Because the same amount of electron fluid is now shared between the two wells, its level in both is lower. The difference between what it is now and what is before corresponds to the bond energy of the hydrogen molecule ion.
The dihydrogen molecule
Now let's make a molecule of dihydrogen. We start with two hydrogen atoms, each with one electron. But there is a problem here: both potential energy wells are already filled with electron fluid; there is no room for any more without pushing the energy way up. But quantum theory again comes to the rescue! If the two electrons have opposite spins, the two fluids are able to interpenetrate each other, very much as two gases are able to occupy the same container. This is depicted by the double shading in the diagram below.
When the two hydrogen atoms are within tunneling distance, half of the electron fluid (really the probabability of finding the electron) from each well flows into the other well. Because the two fluids are able to interpenetrate, the level is not much different from what it was in the H2+ ion, but the greater density of the electron-fluid between the two nuclei makes H2 a strongly bound molecule.
So why does dihelium not exist?
If we tried to join two helium atoms in this way, we would be in trouble. The electron well of He already contains two electrons of opposite spin. There is no room for more electron fluid (without raising the energy), and thus no way the electrons in either He atom can be simultaneously close to two nuclei.
application of Electron tunneling
Resonant tunneling diode
A resonant tunnel diode (RTD) is a device which uses quantum effects to produce negative differential resistance (NDR). As an RTD is capable of generating a terahertz wave at room temperature, it can be used in ultra high-speed circuitry. Therefore The RTD is extensively studied.
RTDs are formed as a single quantum well structure surrounded by very thin layer barriers. This structure is called a double barrier structure. Carriers such as electrons and holes can only have discrete energy values inside the quantum well. When a voltage is placed across an RTD, a terahertz wave is emitted which is why the energy value inside the quantum well is equal to that of the emitter side. As voltage increased, the terahertz stops because the energy value in the quantum well is outside the emitter side energy.
This structure can be grown by molecular beam heteroepitaxy. GaAs and AlAs in particular are used to form this structure. AlAs/InGaAs or InAlAs/InGaAs can be used.
A double-barrier potential profile with a particle incident from left with energy less than the barrier height.
In quantum tunneling through a single barrier, the transmission coefficient, or the tunneling probability, is always less than one (for incoming particle energy less than the potential barrier height). Consider a potential profile which contains two barriers (which are located close to each other), one can calculate the transmission coefficient (as a function of the incoming particle energy) using any of the standard methods. It turns out that, for certain energies, the transmission coefficient is equal to one, i.e. the double barrier is totally transparent for particle transmission. This phenomenon is called resonant tunneling. It is interesting that while the transmission coefficient of a potential barrier is always lower than one (and decreases with increasing barrier height and width), two barriers in a row can be completely transparent for certain energies of the incident particle.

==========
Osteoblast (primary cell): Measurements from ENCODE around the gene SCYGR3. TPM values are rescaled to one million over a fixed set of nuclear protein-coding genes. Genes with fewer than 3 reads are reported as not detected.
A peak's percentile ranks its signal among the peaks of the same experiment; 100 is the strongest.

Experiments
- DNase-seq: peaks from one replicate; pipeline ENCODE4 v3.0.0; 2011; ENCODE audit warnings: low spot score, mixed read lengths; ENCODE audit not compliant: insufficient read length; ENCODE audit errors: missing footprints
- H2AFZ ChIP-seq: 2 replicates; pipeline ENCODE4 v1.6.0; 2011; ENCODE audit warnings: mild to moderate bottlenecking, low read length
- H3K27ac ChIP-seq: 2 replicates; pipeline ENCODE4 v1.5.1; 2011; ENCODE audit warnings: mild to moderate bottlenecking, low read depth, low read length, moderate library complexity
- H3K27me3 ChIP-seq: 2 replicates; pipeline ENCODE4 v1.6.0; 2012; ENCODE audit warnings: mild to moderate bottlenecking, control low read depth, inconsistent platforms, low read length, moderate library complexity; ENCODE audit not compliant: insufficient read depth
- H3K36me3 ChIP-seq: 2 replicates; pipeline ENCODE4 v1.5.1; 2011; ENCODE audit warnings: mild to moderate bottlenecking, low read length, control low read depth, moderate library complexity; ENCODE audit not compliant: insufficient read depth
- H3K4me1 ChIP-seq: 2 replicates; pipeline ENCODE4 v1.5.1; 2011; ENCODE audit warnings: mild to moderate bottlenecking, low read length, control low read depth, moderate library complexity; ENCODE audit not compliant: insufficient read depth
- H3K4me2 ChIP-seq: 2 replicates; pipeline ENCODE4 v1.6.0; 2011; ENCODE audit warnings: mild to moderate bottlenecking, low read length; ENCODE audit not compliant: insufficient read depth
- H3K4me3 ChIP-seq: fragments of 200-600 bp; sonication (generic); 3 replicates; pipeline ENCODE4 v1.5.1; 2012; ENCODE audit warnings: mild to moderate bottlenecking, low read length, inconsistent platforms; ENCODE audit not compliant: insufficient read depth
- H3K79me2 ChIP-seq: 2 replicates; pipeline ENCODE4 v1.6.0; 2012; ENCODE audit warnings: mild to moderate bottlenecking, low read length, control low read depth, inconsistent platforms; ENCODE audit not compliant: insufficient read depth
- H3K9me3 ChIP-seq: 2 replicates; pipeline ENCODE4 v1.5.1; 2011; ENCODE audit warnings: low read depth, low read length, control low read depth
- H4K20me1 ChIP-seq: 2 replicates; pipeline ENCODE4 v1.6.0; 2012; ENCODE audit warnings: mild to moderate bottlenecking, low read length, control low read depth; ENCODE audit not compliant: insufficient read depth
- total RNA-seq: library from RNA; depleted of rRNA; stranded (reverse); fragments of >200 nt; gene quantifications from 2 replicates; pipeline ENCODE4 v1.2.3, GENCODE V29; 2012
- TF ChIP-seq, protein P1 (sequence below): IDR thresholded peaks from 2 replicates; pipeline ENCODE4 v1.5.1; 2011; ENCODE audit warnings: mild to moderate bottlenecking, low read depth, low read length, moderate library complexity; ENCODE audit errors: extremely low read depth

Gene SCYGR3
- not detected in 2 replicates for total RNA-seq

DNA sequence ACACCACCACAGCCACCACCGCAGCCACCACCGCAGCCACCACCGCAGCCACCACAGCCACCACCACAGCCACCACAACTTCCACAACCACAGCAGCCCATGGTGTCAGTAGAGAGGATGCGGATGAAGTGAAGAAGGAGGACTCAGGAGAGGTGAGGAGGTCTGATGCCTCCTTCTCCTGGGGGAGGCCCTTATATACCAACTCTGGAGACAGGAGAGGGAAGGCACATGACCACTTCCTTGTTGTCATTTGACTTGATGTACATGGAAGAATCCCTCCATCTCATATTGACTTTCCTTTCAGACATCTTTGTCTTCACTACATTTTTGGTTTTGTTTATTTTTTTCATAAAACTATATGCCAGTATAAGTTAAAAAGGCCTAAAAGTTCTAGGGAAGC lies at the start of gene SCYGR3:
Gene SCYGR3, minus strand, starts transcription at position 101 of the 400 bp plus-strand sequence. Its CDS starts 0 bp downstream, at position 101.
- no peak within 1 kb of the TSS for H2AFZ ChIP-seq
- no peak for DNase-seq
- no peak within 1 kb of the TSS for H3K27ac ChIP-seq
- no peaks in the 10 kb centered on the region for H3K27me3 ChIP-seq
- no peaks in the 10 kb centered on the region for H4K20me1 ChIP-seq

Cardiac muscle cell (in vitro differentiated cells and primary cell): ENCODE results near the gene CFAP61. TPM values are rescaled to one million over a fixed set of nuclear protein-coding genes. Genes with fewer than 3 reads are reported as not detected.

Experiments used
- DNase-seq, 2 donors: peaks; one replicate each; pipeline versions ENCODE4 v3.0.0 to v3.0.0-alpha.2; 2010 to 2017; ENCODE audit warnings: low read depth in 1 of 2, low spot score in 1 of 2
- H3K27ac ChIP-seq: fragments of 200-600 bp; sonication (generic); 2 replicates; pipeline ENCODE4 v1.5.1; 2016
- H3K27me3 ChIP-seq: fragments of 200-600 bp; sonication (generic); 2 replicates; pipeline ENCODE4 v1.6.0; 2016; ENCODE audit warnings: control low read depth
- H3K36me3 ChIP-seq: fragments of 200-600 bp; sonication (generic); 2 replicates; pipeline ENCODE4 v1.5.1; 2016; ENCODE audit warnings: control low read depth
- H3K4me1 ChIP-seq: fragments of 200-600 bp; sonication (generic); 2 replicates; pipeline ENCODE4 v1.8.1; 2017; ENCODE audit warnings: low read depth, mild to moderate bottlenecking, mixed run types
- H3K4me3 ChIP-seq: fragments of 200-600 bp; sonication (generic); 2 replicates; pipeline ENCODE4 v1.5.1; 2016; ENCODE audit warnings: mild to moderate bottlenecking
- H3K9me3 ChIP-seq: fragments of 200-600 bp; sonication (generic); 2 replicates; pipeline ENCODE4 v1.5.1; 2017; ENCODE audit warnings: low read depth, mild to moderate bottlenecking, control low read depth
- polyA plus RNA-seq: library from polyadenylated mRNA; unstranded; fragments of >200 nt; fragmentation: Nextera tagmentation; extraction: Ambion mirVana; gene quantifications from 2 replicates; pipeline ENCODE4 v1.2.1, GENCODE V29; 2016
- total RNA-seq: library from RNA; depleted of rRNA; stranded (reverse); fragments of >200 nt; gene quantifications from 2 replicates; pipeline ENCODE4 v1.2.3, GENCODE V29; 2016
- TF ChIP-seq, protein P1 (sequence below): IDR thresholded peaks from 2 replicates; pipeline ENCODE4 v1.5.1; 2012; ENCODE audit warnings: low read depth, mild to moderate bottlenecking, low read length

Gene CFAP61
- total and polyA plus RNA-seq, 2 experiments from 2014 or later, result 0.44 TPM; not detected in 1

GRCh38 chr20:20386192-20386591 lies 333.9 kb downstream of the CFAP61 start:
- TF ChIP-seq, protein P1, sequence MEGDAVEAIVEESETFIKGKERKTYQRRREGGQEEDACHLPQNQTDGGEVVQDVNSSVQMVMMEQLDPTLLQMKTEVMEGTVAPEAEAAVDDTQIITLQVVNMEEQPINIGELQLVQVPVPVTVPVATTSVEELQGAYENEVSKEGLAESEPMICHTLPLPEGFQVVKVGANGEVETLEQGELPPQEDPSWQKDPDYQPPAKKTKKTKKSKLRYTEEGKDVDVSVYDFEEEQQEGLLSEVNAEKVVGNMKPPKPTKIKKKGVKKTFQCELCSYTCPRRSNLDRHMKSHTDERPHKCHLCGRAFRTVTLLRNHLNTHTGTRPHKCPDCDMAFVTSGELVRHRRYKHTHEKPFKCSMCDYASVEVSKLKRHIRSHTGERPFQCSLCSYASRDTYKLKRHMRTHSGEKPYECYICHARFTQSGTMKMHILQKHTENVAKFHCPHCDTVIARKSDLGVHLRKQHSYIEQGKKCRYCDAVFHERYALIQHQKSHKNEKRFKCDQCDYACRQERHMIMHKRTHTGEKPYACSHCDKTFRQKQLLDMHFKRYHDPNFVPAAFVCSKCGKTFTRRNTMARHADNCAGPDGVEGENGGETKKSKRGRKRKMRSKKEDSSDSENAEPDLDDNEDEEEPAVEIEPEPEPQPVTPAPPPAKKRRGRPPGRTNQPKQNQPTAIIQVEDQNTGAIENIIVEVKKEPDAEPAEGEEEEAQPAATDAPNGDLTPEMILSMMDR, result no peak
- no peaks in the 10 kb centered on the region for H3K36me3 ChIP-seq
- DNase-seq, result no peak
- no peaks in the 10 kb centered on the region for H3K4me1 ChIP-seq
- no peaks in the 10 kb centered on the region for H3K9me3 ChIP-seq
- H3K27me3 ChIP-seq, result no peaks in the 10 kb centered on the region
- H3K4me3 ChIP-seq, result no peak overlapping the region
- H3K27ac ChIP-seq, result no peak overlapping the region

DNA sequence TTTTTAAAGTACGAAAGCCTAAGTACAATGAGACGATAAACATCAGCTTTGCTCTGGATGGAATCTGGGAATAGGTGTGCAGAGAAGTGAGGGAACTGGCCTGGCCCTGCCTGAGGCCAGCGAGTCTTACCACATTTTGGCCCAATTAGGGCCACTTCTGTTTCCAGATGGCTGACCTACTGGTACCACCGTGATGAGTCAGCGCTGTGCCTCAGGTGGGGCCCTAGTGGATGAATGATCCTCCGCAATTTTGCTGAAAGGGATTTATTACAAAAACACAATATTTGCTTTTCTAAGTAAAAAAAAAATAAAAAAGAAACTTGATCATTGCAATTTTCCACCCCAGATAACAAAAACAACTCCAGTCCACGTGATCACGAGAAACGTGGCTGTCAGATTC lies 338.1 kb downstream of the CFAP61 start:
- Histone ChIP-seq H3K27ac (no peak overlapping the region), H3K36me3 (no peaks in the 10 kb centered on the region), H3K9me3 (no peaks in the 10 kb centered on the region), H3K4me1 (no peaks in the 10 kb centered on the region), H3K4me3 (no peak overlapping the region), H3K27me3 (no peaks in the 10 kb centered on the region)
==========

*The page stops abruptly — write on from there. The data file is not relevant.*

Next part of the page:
Resonant tunneling also occurs in potential profiles with more than two barriers
[LEFT] The potential profiles required for resonant tunneling can be realized in semiconductor system using heterojunctions which utilize semiconductors of different types to crease potential barriers or wells in the conduction band or the valence band. It is worth noting that resonant tunnel diodes are intraband tunnel diodes; see also resonant interband tunnel diodes.
V Resonant Tunnel Diodes
Resonant tunnel diodes are typically realized in III-V compound material systems, where heterojunctions made up of various III-V compound semiconductors are used to create the double or multiple potential barriers in the conduction band or valence band. Reasonably high performance III-V resonant tunnel diodes have been realized. But such devices have not entered mainstream applications yet because the processing of III-V materials is incompatible with Si CMOS technology and the cost is high.
Si/SiGe Resonant Tunnel Diodes
[LEFT] Resonant tunnel diodes can also be realized using the Si/SiGe materials system. But the performance of Si/SiGe resonant tunnel diodes was limited due to the limited conduction band and valence band discontinuities between Si and SiGe alloys.
Resonant tunneling of holes through Si/SiGe heterojunctions was attempted first because of the typically relatively larger valence band discontinuity in Si/SiGe heterojunctions than the conduction band discontinuity. This has been observed, but negative differential resistance was only observed at low temperatures but not at room temperature
Resonant tunneling of electrons through Si/SiGe heterojunctions was obtained later, with a limited peak-to-valley current ratio (PVCR) of 1.2 at room temperature
Subsequent developments have realized Si/SiGe RTDs (electron tunneling) with a PVCR of 2.9 with a PCD of 4.3 kA/cm2 and a PVCR of 2.43 with a PCD of 282 kA/cm2 at room temperature